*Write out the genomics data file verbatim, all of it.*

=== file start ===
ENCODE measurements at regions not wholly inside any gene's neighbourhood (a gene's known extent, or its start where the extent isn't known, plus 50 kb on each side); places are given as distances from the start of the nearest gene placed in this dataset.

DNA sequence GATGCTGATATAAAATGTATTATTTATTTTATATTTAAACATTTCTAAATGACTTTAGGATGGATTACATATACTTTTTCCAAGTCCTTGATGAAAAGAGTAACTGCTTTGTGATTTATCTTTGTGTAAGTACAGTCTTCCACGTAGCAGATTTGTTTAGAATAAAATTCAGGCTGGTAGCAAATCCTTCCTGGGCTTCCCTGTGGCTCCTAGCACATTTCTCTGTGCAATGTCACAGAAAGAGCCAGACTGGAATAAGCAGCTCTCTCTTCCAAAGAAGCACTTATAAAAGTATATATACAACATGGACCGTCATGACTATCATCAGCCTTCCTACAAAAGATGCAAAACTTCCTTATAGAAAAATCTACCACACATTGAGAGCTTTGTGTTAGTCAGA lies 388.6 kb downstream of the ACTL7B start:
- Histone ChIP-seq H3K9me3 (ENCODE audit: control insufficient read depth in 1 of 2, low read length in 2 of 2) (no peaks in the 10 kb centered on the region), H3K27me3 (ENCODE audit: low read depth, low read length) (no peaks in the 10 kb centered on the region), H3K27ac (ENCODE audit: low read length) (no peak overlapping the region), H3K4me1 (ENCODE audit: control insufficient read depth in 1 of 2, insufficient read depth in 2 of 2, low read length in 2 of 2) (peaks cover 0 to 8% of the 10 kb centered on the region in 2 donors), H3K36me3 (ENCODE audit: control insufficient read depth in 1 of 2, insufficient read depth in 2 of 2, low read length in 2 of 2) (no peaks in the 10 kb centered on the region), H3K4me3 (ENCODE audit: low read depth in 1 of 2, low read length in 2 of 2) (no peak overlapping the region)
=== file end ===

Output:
ENCODE measurements at regions not wholly inside any gene's neighbourhood (a gene's known extent, or its start where the extent isn't known, plus 50 kb on each side); places are given as distances from the start of the nearest gene placed in this dataset.

DNA sequence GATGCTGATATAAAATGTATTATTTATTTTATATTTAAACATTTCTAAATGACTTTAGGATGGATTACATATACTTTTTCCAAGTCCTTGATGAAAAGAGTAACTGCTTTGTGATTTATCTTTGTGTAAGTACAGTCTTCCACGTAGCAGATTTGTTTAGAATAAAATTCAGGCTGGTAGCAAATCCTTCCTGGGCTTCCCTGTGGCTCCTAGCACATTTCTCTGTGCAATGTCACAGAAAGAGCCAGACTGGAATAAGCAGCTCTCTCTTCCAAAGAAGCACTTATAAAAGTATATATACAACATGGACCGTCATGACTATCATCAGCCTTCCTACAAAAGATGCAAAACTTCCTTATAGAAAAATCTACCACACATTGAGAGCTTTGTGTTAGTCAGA lies 388.6 kb downstream of the ACTL7B start:
- Histone ChIP-seq H3K9me3 (ENCODE audit: control insufficient read depth in 1 of 2, low read length in 2 of 2) (no peaks in the 10 kb centered on the region), H3K27me3 (ENCODE audit: low read depth, low read length) (no peaks in the 10 kb centered on the region), H3K27ac (ENCODE audit: low read length) (no peak overlapping the region), H3K4me1 (ENCODE audit: control insufficient read depth in 1 of 2, insufficient read depth in 2 of 2, low read length in 2 of 2) (peaks cover 0 to 8% of the 10 kb centered on the region in 2 donors), H3K36me3 (ENCODE audit: control insufficient read depth in 1 of 2, insufficient read depth in 2 of 2, low read length in 2 of 2) (no peaks in the 10 kb centered on the region), H3K4me3 (ENCODE audit: low read depth in 1 of 2, low read length in 2 of 2) (no peak overlapping the region)